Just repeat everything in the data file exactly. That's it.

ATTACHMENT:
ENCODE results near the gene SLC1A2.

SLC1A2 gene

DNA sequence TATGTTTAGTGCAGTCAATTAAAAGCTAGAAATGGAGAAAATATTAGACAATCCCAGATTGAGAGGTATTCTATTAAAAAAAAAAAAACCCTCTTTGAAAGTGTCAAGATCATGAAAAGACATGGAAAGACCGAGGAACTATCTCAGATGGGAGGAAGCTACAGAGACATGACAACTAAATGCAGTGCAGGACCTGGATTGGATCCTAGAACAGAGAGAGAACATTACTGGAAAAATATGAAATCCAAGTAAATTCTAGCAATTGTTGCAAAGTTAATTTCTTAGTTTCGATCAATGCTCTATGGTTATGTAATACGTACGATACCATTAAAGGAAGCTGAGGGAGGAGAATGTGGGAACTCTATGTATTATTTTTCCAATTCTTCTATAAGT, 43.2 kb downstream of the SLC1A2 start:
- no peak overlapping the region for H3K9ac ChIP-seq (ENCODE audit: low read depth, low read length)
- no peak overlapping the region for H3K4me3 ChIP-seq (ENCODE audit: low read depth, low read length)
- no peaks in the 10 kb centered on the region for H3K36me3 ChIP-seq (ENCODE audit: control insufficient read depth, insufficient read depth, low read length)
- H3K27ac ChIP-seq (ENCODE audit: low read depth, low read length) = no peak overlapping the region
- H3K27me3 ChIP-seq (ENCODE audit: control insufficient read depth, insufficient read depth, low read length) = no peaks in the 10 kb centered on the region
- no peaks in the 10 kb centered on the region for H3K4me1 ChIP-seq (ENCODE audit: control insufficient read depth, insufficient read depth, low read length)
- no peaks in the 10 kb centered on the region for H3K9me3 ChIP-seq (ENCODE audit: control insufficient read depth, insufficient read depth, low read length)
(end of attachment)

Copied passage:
ENCODE results near the gene SLC1A2.

SLC1A2 gene

DNA sequence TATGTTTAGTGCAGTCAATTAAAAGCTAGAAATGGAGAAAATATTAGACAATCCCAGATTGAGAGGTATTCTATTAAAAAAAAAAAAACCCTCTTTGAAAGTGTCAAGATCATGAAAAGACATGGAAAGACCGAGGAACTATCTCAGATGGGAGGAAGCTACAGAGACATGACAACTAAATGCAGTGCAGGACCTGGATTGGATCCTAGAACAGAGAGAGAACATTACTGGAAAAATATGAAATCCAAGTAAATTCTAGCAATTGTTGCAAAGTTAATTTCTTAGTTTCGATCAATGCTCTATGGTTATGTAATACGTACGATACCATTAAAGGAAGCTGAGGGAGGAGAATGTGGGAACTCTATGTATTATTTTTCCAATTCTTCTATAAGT, 43.2 kb downstream of the SLC1A2 start:
- no peak overlapping the region for H3K9ac ChIP-seq (ENCODE audit: low read depth, low read length)
- no peak overlapping the region for H3K4me3 ChIP-seq (ENCODE audit: low read depth, low read length)
- no peaks in the 10 kb centered on the region for H3K36me3 ChIP-seq (ENCODE audit: control insufficient read depth, insufficient read depth, low read length)
- H3K27ac ChIP-seq (ENCODE audit: low read depth, low read length) = no peak overlapping the region
- H3K27me3 ChIP-seq (ENCODE audit: control insufficient read depth, insufficient read depth, low read length) = no peaks in the 10 kb centered on the region
- no peaks in the 10 kb centered on the region for H3K4me1 ChIP-seq (ENCODE audit: control insufficient read depth, insufficient read depth, low read length)
- no peaks in the 10 kb centered on the region for H3K9me3 ChIP-seq (ENCODE audit: control insufficient read depth, insufficient read depth, low read length)